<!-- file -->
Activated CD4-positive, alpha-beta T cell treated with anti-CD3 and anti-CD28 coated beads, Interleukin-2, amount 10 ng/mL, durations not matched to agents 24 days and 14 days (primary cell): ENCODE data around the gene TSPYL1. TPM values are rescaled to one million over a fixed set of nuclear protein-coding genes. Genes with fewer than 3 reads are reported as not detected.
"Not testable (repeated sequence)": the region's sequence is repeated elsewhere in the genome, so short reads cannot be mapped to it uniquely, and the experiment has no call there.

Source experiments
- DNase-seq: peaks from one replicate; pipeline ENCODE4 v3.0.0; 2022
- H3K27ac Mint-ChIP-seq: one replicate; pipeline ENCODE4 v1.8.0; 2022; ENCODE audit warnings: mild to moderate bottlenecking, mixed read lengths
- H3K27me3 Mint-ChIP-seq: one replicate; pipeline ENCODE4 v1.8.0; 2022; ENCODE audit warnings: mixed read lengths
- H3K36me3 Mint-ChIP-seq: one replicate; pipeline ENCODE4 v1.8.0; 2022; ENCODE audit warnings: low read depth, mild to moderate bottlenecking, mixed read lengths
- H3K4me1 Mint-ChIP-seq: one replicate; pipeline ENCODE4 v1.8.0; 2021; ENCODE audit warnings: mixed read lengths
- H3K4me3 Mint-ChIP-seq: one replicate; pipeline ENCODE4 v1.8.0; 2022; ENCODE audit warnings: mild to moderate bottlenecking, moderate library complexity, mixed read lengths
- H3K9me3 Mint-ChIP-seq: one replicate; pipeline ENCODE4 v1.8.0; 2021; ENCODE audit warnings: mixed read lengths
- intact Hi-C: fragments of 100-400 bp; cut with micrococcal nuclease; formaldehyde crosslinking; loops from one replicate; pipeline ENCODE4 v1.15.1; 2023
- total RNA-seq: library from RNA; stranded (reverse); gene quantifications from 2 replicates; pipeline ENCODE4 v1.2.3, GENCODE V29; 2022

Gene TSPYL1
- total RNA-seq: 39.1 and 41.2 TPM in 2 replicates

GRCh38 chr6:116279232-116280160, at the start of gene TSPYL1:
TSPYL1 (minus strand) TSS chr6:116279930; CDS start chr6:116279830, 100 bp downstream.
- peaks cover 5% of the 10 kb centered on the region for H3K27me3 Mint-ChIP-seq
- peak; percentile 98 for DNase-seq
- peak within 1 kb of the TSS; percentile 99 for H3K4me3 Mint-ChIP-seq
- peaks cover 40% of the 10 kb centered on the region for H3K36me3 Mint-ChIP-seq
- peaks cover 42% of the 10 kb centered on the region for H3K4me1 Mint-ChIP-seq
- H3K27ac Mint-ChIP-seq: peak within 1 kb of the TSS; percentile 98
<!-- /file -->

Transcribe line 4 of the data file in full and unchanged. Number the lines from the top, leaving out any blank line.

- DNase-seq: peaks from one replicate; pipeline ENCODE4 v3.0.0; 2022